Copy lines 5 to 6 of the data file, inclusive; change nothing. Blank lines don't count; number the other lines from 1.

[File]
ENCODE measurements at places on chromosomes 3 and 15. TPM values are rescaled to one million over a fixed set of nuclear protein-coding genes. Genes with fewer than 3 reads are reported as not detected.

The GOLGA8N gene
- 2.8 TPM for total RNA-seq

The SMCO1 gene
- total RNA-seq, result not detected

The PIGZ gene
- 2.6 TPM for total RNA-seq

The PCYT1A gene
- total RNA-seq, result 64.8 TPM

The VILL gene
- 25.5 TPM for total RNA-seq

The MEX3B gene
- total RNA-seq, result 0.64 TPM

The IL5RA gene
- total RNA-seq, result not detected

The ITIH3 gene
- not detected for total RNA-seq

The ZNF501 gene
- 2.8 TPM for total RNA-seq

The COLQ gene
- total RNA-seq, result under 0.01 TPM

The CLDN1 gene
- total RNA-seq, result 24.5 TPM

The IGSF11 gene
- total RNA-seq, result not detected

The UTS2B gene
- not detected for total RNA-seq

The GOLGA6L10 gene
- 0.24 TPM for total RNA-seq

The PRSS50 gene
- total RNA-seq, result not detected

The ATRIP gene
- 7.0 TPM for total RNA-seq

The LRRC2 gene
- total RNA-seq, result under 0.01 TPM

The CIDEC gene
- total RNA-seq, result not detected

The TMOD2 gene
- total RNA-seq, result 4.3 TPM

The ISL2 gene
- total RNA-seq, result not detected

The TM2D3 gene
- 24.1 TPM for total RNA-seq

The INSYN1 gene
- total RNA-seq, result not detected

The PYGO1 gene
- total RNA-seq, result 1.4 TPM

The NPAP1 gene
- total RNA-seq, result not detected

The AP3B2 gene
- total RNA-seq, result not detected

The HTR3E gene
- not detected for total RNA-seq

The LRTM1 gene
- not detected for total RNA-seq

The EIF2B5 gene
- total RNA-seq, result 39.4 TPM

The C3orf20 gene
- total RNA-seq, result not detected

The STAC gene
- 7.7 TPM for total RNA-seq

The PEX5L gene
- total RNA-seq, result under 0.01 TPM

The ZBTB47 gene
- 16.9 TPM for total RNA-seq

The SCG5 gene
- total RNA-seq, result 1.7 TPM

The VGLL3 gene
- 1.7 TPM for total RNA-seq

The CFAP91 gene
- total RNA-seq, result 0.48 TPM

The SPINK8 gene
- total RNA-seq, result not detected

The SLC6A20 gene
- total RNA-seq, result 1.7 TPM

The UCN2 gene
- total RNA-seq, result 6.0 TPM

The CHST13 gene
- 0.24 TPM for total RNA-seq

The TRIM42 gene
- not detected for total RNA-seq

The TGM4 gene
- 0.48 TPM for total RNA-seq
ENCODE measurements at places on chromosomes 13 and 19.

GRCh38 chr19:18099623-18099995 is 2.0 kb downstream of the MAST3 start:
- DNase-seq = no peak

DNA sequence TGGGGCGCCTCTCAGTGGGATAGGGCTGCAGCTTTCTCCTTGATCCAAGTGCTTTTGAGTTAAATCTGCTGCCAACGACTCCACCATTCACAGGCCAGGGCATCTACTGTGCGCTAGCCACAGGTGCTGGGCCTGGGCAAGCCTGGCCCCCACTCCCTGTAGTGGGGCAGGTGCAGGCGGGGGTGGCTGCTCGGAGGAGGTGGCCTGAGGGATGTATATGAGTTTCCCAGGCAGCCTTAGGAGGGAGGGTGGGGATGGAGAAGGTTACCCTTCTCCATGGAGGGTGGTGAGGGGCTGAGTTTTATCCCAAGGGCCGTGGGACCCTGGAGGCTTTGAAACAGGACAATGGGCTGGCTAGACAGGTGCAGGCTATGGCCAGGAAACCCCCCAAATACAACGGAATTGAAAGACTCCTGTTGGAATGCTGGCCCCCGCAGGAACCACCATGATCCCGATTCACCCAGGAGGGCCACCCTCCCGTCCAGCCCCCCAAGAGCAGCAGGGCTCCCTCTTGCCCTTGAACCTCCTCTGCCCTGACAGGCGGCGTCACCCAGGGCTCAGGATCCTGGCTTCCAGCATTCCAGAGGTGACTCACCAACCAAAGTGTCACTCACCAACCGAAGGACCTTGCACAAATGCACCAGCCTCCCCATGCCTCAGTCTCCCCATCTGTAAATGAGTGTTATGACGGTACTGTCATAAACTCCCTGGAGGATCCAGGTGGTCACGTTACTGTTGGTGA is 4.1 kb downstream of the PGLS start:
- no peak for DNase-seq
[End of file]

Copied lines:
- total RNA-seq, result not detected

The PIGZ gene